• Architecture = an instance of an ontology
If you consider a person's world view to be the "architecture" of their specific knowledge of that world, and their understanding of the workings of that world to be their world-view's ontology, then each person's basic questions and answers about that world are built on the following words: who, what, where, when, why, how, etc., in whatever language they use.  Each of these words relate to combinations of the universe's above physical aspects.  Persons typically try to share their specific world-knowledge by conveying their world-view architecture, and convey their general world-knowledge by conveying their world-view ontology.
My mid-1980's experience in reorganizing and re-justifying the mission, functions, organizational structure, equipment, personnel, budget, etc. of a large military command (16000+ people, commanded by Army Major General, as a NATO tactical command), was my first significant work with ontologies.  I was the command's Management Officer, then Assistant Resource Manager. These duties grew to include IT and information/records, because I justified the first IT and networks for the command's peacetime activities.
I discovered in helping to ask and answer the questions needed to manage, improve, engineer, and justify the command that the basic questions usually showed up using their natural name (time, space, etc.) in forms and reports, or were more typically re-labeled as shown in the 7 categories below.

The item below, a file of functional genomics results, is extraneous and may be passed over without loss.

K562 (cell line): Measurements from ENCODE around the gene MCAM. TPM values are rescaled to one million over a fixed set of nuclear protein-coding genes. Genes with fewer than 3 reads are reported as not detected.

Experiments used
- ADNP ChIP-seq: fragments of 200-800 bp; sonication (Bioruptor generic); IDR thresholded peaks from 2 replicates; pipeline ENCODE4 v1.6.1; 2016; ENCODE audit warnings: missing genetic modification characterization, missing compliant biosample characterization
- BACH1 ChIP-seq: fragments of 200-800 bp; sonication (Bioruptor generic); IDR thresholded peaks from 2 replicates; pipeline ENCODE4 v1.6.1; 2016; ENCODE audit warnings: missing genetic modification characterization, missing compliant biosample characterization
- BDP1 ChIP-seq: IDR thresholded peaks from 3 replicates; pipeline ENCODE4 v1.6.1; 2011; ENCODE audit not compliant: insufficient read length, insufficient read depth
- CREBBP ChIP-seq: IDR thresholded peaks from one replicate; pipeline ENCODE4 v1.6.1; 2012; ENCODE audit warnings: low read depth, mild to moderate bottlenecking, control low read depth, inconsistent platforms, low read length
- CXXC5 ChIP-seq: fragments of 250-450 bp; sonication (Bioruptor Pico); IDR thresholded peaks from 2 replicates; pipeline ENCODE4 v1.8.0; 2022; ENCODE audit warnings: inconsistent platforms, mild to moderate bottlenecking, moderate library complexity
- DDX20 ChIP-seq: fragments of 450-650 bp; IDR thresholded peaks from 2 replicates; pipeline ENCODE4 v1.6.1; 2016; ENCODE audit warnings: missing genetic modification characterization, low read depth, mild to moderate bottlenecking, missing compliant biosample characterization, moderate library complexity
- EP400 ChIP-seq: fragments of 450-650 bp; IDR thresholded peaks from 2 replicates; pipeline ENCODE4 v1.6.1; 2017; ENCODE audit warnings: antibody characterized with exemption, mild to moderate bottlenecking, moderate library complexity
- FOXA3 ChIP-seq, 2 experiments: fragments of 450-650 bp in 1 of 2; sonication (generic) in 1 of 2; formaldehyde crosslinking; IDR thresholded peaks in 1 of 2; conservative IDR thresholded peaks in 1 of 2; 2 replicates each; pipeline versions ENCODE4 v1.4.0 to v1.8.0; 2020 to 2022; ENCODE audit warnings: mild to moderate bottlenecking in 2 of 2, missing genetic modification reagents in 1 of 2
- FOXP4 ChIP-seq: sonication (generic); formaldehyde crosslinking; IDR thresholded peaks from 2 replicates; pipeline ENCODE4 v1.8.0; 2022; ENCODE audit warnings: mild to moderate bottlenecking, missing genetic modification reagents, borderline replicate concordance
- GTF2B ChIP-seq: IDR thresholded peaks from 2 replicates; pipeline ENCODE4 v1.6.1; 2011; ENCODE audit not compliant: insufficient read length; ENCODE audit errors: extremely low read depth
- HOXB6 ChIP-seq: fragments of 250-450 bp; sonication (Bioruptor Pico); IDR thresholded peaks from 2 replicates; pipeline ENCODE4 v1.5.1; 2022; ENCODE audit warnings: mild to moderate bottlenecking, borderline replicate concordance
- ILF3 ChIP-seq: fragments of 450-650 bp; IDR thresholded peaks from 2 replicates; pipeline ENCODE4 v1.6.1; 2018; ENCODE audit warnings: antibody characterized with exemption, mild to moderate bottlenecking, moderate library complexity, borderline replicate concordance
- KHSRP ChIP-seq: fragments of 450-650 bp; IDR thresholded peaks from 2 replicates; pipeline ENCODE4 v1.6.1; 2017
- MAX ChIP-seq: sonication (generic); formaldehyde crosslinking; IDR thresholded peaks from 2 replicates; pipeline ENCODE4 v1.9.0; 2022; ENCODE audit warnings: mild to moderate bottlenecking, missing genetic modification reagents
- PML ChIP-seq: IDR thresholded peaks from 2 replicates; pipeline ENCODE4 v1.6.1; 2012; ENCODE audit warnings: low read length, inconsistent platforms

1. Location = where = physical/geospatial, virtual  (network, phone, etc.), and conceptual (e.g., "western region")
  2. Organization = who is responsible for the mission = formal groups have an executives with legal/fiduciary responsibility
  3. Organization Unit = who performs the mission = staff offices, program offices, project offices, office roles, etc.
  4. Function = what work is done = executive, production, or support function with assignment of work responsibility/authority/performance-targets/budget and issuance of guidance = extended OMB FEA BRM
  5. Process = how work is done = process, procedure, information products (i.e., forms, reports), data flow, and transactional rules = extended OMB FEA SRM
  6. Resource = what goes into, comes out of, constrains, or performs the work = Input/Control/Output/Mechanism = people, funds, intelligence, skills, materiel, facilities, services, space, energy, time = extended OMB FEA DRM and TRM